I recommend Rothstein's book to anyone who wants to understand the historical drivers of affordability, residential property values, gentrification, transient resident patterns, and racial divides across our great city. Atlanta has a tremendous opportunity for growth and needs a leader that comprehensively understands why targeted neighborhood revitalization is morally and fiscally critical to move forward. While Rothstein's book explains how Atlanta has become a segregated city, I am committed as Atlanta's next mayor to reverse the trend and move our city forward.

Cathy Woolard:
Last book read: 
Woolard offered us a photo of her actual nightstand and shared "I'm not reading as much consistently as I usually do.  I have loved reading since I was a kid!"  Here are the titles of Candidate Woolard's books, in order as they appear in the photo below: 

Obedient Father (FICTION: SHARMA) 
Where We Want to Live (307.1216)
For the Love of Cities (307.76)
The Color of Law (305.8009)
America's Moment (303.4833)
City on the Verge (307.3416)
Atlas Obscura (910.41)
The Organized Mind (153.42)
Happy City: transforming our lives through urban design (307.1216)

Peter Aman
Last Book Read: 
I just finished reading City on the Verge (Dewey code: 307.3416) by Mark Pendergrast, which is an excellent book that I recommend to everyone. Pendergrast expertly captures the spirit of this moment in Atlanta. The city’s population is booming and we are developing at a clip. Yet displacement, neighborhood integrity, and poverty worsen by the day. We are on the verge of something as a city. With the right leadership, I’m confident that something could be achieving our greatest aspirations.

Why are Libraries important? 
An informed electorate is the basis for a sound government. That starts with available access to books and learning. A strong library system helps people young and old spark their learning and ignite their communities.

Caesar Mitchell
Last book read:
Goodnight Moon, by Margaret Wise; illustrations by Clement Hurd 
Little Professor Sky: Favorite Things, by Munson Steed 
(Children's/Juvenile books do not have dewey codes, but kudos on reading to the little ones!)

Bedtime reading with my daughters Canon and Czarya is important to me, so the last book I’ve read is actually one of their favorites, Goodnight Moon. It’s an old classic even though it gets pulled off the shelf most often, they’re always attentive and excited like it’s our first time reading it. I think the bright illustrations are the secret sauce! Personally, I enjoy the book’s simplicity and the fact that we can improvise without losing the essence of the storyline… “Goodnight Atlanta.”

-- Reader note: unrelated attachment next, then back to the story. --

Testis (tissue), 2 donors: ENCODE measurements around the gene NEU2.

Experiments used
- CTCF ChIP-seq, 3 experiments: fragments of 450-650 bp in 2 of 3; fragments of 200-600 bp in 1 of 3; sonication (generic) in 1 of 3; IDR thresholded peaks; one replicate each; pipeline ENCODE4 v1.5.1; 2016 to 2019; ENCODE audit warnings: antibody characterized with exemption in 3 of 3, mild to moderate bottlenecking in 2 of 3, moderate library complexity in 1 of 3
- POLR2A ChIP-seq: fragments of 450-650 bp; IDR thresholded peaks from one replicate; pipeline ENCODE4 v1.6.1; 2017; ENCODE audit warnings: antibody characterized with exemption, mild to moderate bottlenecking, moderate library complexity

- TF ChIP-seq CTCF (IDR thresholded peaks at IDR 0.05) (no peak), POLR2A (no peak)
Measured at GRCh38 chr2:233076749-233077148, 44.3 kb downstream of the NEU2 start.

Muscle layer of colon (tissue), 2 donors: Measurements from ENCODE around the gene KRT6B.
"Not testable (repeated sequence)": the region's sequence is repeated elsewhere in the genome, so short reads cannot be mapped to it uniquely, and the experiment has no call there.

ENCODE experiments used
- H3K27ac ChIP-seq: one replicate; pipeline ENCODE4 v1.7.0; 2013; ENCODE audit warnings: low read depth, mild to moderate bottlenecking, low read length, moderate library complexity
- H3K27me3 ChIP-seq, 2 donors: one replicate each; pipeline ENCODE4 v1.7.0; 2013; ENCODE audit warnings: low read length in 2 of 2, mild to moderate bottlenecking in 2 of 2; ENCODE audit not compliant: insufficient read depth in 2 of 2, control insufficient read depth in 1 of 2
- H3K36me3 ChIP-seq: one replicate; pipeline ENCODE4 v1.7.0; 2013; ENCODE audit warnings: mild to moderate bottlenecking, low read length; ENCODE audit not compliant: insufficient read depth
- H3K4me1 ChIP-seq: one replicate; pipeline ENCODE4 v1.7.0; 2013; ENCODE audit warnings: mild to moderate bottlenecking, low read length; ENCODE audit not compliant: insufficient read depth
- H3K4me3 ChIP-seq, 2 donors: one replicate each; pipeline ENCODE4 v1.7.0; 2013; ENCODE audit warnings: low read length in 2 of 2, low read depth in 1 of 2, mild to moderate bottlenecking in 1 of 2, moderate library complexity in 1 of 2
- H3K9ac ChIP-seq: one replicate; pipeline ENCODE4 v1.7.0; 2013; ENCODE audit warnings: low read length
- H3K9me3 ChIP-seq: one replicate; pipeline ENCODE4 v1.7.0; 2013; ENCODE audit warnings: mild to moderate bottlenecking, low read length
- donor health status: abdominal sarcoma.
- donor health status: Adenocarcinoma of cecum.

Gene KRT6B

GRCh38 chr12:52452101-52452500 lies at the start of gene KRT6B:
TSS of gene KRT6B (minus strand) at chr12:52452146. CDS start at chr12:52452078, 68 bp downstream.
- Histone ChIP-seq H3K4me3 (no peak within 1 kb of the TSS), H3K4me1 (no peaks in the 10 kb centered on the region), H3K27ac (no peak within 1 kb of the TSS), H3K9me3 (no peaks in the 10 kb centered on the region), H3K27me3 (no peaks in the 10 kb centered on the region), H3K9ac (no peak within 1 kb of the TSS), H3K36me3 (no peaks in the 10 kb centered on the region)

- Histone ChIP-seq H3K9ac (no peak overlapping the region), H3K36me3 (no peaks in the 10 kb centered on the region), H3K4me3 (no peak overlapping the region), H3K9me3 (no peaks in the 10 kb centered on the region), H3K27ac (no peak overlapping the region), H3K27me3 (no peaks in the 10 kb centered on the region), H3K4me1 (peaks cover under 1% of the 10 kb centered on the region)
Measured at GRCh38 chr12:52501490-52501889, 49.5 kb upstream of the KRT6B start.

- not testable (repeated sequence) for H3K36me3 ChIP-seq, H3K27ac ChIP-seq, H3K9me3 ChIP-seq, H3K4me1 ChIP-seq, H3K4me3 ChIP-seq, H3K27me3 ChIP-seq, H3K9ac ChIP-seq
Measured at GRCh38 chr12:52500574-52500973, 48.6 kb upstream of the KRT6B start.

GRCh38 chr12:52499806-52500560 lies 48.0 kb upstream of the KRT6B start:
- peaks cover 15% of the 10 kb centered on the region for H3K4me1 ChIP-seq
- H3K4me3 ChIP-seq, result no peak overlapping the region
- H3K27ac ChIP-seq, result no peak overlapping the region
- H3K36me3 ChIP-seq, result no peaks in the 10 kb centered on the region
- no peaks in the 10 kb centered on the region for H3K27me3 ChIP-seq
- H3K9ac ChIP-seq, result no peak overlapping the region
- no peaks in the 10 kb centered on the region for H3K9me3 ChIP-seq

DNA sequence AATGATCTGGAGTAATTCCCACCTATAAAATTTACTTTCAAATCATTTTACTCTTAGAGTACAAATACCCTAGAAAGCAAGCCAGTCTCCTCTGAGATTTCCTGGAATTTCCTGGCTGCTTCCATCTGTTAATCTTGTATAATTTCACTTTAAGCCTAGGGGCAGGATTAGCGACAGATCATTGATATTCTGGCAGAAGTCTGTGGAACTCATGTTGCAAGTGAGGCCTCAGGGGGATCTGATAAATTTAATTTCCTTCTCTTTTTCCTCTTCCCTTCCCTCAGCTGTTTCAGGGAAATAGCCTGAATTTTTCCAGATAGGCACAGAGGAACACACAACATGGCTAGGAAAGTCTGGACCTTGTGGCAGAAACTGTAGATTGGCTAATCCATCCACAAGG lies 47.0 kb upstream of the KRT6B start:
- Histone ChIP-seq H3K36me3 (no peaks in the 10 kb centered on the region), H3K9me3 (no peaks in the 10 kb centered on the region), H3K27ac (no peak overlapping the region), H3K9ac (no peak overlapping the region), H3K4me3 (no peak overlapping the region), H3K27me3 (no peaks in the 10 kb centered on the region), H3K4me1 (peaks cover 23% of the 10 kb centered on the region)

Why are libraries important?
The library is not simply important, I believe it is essential to our community. In many ways, the library is our original world wide web. It’s a place where you can pick up a book and travel anywhere – real or imagined -- through pages and pictures. As an APS student and the son of a schoolteacher, the library provided respite throughout my childhood. Even as a student at Morehouse College, the library always served as a haven for more than just studying. It was the ultimate destination for bonding and making lifelong friends. The library is the brick-and-mortar version of social networking!

Our libraries also ensure Atlantans of all ages— from parents and students to entrepreneurs and retirees— have the resources they need to succeed at their fingertips. As mayor, I will continue to support policies and initiatives that improve our library system.  I believe that every citizen, especially our children, should have access to culture, art, events, and special programming that keep neighborhoods connected, informed and inspired.

Vincent Fort: (did not respond)
Keisha Lance Bottoms: (did not respond)
Mary Norwood: (did not respond)

Friday, October 27, 2017

This Month We Have Boos and Books

Celebrate Halloween with the Atlanta-Fulton Public Library System and you'll get plenty of tricks, treats and so much more! 

Each year, the Library System gets into the spooky spirit with programs, crafts and even trick or treating for our patrons.  This year is no different.  With dozens of events happening throughout our 34 libraries, one of these is bound to inspire.  

Don't forget to share your photos from all of our events with us on social media.  Be sure to follow us on Facebook, Twitter and Instagram and tag us in your photos, using #afpls #boosandbooks 

Here is a list of some of the great things happening this weekend, through Tuesday, October 31.  

Did you know that October is Bat Appreciation Month? So, come out and learn about bats, see live bats, hear a great story, trick or treat and much more on Halloween at East Roswell Library! It’s going to be bat-tastic!

Central Library, Children's Department
Bootastic Storytime 
Tuesday, October 31, 10:30 a.m.